Egyptologists from the Planet Vulcan.

Egypt0061On Thursdays from 8 AM-12 PM, the five undergraduates studying Egyptology at Johns Hopkins would gather in the Near Eastern Studies room—nicknamed “the Fish Bowl”—of Gilman Library’s basement for four rollicking hours of uninterrupted Middle Egyptian text reading. Presented here, in a fairly regular manner, will be some of my favorites from that class.

One of my favorite things about the field of Egyptology has always been Egyptologists who never studied anything Egyptian. These are the guys who show up at conferences at the Oriental Institute in Chicago dressed as Vulcans, who storm the stage in order to read from their manifestos about how Akhenaten‘s lost city was a secret portal for the Stargate and how we should all be preparing for his imminent return. What’s even more dangerous/fun is when one of these Egyptologists (and/or Representative of the United Federation of Planets) has a PhD. You hear Dr. So-and-so of Oxford University, and automatically assume he’s some sort of authority on the subject he’s talking about.

Unfortunately, such is not the case. The field has a rather large group of outliers, most of whom couldn’t tell the difference between a talatat and an ostracon. Case in point: the thin volume I picked up at a used book store in England, The Influence of Ancient Egyptian Civilization in the East and in America by Dr. G. Elliot Smith. Ancient Egypt? In the East and in America? Sounds fairly earth-shattering, especially considering all of this was discovered in 1916! And then, you read the fine print under Dr. Smith’s name: Professor of Anatomy in the Victoria University of Manchester.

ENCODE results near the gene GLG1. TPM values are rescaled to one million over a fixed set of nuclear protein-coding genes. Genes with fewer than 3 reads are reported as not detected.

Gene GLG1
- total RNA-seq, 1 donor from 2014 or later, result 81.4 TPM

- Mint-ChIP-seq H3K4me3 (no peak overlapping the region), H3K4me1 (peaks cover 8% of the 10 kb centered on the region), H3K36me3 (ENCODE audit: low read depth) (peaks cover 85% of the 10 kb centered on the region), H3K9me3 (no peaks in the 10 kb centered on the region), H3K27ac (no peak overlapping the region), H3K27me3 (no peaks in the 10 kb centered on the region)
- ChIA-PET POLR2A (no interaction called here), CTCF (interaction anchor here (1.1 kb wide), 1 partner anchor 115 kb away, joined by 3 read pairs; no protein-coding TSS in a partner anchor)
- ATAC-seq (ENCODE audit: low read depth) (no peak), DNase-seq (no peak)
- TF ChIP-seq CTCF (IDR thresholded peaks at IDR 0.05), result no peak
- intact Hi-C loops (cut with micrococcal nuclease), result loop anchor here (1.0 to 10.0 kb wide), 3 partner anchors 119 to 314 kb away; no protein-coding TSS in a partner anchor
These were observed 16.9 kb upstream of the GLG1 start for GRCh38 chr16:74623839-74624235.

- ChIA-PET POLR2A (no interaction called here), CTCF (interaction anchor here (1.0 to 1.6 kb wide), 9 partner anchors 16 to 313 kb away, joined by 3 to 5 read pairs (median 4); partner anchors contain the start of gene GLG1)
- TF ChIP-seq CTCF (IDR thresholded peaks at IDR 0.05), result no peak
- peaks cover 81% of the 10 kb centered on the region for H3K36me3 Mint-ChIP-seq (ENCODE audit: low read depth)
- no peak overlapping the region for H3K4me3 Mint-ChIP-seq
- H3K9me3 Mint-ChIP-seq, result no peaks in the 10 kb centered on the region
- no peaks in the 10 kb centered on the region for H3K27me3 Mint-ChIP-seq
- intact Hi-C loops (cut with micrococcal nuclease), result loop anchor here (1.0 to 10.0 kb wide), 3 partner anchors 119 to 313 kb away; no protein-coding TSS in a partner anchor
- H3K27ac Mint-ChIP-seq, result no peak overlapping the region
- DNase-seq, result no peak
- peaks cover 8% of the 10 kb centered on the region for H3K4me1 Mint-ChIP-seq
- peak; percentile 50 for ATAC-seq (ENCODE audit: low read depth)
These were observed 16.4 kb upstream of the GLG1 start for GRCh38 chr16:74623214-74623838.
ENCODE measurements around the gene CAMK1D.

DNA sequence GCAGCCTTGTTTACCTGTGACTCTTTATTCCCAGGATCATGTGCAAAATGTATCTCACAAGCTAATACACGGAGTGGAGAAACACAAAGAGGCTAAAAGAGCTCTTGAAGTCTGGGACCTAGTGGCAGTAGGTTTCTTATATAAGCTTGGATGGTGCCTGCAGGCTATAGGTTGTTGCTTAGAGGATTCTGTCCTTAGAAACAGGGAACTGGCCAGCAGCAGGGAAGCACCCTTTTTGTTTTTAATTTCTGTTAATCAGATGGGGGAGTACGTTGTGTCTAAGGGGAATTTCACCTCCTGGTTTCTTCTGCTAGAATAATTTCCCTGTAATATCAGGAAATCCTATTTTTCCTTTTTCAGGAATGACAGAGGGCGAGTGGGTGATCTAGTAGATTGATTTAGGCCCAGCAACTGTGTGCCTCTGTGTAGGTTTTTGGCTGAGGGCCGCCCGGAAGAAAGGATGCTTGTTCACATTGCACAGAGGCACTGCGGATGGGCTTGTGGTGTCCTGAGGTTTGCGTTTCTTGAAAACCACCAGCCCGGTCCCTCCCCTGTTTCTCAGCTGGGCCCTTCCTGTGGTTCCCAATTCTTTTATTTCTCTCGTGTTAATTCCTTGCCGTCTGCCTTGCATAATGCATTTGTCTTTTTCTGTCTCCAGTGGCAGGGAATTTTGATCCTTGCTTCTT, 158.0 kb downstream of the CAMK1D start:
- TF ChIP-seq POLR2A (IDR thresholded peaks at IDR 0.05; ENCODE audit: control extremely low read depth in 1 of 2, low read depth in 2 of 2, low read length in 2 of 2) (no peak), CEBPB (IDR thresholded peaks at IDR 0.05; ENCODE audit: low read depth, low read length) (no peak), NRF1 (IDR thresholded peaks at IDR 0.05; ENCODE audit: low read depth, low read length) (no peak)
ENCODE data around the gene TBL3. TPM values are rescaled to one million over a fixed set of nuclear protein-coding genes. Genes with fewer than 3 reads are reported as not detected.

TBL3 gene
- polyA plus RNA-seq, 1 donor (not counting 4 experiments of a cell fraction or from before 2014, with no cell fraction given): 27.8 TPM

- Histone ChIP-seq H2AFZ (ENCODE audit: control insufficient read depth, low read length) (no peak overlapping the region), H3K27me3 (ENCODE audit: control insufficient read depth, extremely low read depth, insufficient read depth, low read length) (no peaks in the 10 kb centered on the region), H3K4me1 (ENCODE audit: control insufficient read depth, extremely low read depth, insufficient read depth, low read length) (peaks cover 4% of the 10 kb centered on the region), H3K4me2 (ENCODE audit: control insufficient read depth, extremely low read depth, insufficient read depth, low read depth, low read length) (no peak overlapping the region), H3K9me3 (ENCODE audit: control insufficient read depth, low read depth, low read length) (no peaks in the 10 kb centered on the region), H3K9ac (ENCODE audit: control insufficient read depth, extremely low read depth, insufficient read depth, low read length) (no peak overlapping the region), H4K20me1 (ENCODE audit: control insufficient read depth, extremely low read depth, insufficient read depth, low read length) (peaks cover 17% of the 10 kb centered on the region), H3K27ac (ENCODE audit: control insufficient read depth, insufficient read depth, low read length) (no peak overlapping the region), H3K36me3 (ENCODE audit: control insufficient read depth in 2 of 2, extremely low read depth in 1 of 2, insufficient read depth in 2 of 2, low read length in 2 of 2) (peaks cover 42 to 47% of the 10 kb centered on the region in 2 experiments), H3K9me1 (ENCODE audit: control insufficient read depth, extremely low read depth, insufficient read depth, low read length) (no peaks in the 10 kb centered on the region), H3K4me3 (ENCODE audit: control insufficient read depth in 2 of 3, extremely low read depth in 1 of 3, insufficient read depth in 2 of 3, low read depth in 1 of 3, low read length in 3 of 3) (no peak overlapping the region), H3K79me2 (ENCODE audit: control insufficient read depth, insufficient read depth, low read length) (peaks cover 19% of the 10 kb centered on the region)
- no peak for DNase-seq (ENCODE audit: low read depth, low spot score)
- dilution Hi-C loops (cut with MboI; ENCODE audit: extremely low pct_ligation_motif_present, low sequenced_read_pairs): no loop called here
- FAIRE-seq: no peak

Turns out that Dr. G. Elliot Smith is Dr. Grafton Elliot Smith, an ingenious anatomist (one of the first specialists to study the evolution of the human brain), a legendary forensic Egyptologist (the first person to x-ray a mummy) but a really wacky historical Egyptologist. Dr. Smith was a proponent of hyperdiffusionism, the theory that all human technology and civilization emanated from a single starting point. For Dr. Smith, this starting point was ancient Egypt. Though his book did contain some very intriguing illustrations (pictured below), I guess his theory didn’t hold much weight, even back then, as most of the quarto-pages in The Influence of Ancient Egyptian Civilization in the East and in America remain uncut.

Thus, we should:

  • Only listen to Egyptologists who hold PhDs in Egyptian-specific fields,
  • Prefer those with German last names, and,
  • Not trust those with pointy ears, especially if they’ve just announced to the conference that they have their phasers set on stun.


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Filed under Matters Archeological &. Egyptological//

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